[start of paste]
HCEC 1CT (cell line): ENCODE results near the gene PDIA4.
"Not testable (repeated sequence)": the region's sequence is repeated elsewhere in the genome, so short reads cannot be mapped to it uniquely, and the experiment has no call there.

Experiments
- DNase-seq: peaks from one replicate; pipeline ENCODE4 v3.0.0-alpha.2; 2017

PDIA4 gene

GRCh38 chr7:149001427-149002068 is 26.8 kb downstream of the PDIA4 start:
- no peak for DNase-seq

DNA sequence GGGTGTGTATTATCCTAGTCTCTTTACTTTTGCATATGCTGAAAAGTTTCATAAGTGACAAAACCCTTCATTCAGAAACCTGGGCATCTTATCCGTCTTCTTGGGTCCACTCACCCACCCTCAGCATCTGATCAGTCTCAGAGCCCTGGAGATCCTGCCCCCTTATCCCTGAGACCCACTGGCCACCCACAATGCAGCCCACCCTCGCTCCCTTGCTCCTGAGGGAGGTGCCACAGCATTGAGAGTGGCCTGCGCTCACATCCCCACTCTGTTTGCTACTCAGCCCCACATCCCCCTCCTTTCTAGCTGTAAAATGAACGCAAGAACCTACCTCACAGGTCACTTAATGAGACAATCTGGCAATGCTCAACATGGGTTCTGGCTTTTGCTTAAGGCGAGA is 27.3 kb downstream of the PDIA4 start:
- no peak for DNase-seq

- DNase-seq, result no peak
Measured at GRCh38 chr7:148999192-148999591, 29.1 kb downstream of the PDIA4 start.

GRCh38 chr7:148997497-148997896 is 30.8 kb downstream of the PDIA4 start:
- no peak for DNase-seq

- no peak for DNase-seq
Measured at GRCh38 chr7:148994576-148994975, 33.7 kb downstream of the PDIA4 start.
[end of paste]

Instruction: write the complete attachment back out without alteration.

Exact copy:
HCEC 1CT (cell line): ENCODE results near the gene PDIA4.
"Not testable (repeated sequence)": the region's sequence is repeated elsewhere in the genome, so short reads cannot be mapped to it uniquely, and the experiment has no call there.

Experiments
- DNase-seq: peaks from one replicate; pipeline ENCODE4 v3.0.0-alpha.2; 2017

PDIA4 gene

GRCh38 chr7:149001427-149002068 is 26.8 kb downstream of the PDIA4 start:
- no peak for DNase-seq

DNA sequence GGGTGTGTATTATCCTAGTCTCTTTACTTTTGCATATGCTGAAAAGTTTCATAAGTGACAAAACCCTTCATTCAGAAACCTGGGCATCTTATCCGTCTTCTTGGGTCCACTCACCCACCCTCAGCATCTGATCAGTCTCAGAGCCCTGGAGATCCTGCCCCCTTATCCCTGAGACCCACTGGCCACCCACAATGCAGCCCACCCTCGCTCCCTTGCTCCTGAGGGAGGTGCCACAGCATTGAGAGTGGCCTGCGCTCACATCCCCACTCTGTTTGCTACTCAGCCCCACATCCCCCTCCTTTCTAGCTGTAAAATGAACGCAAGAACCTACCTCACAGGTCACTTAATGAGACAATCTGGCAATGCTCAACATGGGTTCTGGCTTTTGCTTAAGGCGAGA is 27.3 kb downstream of the PDIA4 start:
- no peak for DNase-seq

- DNase-seq, result no peak
Measured at GRCh38 chr7:148999192-148999591, 29.1 kb downstream of the PDIA4 start.

GRCh38 chr7:148997497-148997896 is 30.8 kb downstream of the PDIA4 start:
- no peak for DNase-seq

- no peak for DNase-seq
Measured at GRCh38 chr7:148994576-148994975, 33.7 kb downstream of the PDIA4 start.